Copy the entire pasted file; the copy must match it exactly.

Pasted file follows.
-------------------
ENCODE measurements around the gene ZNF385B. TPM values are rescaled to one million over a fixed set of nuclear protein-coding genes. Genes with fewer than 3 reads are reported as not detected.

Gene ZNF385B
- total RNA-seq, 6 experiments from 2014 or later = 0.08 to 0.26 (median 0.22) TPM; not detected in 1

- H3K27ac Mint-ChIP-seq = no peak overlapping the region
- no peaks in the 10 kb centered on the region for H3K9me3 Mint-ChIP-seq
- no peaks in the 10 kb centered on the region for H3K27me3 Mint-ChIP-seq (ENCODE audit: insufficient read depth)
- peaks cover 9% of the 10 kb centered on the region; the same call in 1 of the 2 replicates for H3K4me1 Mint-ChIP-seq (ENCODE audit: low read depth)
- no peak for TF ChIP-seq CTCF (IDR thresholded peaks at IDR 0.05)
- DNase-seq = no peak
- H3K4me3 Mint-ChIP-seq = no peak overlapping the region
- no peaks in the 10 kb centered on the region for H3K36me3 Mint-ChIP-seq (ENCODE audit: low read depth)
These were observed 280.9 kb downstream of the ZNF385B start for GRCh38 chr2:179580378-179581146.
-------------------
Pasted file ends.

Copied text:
ENCODE measurements around the gene ZNF385B. TPM values are rescaled to one million over a fixed set of nuclear protein-coding genes. Genes with fewer than 3 reads are reported as not detected.

Gene ZNF385B
- total RNA-seq, 6 experiments from 2014 or later = 0.08 to 0.26 (median 0.22) TPM; not detected in 1

- H3K27ac Mint-ChIP-seq = no peak overlapping the region
- no peaks in the 10 kb centered on the region for H3K9me3 Mint-ChIP-seq
- no peaks in the 10 kb centered on the region for H3K27me3 Mint-ChIP-seq (ENCODE audit: insufficient read depth)
- peaks cover 9% of the 10 kb centered on the region; the same call in 1 of the 2 replicates for H3K4me1 Mint-ChIP-seq (ENCODE audit: low read depth)
- no peak for TF ChIP-seq CTCF (IDR thresholded peaks at IDR 0.05)
- DNase-seq = no peak
- H3K4me3 Mint-ChIP-seq = no peak overlapping the region
- no peaks in the 10 kb centered on the region for H3K36me3 Mint-ChIP-seq (ENCODE audit: low read depth)
These were observed 280.9 kb downstream of the ZNF385B start for GRCh38 chr2:179580378-179581146.